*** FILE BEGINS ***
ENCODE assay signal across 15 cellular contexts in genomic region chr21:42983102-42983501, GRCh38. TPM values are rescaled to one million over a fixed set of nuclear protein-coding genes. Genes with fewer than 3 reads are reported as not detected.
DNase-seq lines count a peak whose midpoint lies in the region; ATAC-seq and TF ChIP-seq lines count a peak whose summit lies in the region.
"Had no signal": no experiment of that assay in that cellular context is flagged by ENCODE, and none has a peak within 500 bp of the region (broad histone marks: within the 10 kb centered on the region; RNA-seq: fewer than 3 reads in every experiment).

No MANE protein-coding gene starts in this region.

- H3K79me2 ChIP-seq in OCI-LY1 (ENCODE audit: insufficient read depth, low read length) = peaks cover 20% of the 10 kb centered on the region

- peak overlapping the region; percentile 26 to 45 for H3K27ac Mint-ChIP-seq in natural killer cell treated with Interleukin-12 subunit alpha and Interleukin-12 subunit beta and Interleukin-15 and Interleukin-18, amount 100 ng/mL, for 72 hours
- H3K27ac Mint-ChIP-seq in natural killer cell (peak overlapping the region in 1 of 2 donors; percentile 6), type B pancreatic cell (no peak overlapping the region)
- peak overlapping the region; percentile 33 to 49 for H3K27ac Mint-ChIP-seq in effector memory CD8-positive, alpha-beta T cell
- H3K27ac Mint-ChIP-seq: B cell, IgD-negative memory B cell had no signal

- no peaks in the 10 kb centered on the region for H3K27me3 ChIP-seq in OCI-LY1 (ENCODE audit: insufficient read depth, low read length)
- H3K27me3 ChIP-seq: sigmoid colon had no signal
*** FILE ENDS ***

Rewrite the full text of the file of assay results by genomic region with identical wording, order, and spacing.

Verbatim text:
ENCODE assay signal across 15 cellular contexts in genomic region chr21:42983102-42983501, GRCh38. TPM values are rescaled to one million over a fixed set of nuclear protein-coding genes. Genes with fewer than 3 reads are reported as not detected.
DNase-seq lines count a peak whose midpoint lies in the region; ATAC-seq and TF ChIP-seq lines count a peak whose summit lies in the region.
"Had no signal": no experiment of that assay in that cellular context is flagged by ENCODE, and none has a peak within 500 bp of the region (broad histone marks: within the 10 kb centered on the region; RNA-seq: fewer than 3 reads in every experiment).

No MANE protein-coding gene starts in this region.

- H3K79me2 ChIP-seq in OCI-LY1 (ENCODE audit: insufficient read depth, low read length) = peaks cover 20% of the 10 kb centered on the region

- peak overlapping the region; percentile 26 to 45 for H3K27ac Mint-ChIP-seq in natural killer cell treated with Interleukin-12 subunit alpha and Interleukin-12 subunit beta and Interleukin-15 and Interleukin-18, amount 100 ng/mL, for 72 hours
- H3K27ac Mint-ChIP-seq in natural killer cell (peak overlapping the region in 1 of 2 donors; percentile 6), type B pancreatic cell (no peak overlapping the region)
- peak overlapping the region; percentile 33 to 49 for H3K27ac Mint-ChIP-seq in effector memory CD8-positive, alpha-beta T cell
- H3K27ac Mint-ChIP-seq: B cell, IgD-negative memory B cell had no signal

- no peaks in the 10 kb centered on the region for H3K27me3 ChIP-seq in OCI-LY1 (ENCODE audit: insufficient read depth, low read length)
- H3K27me3 ChIP-seq: sigmoid colon had no signal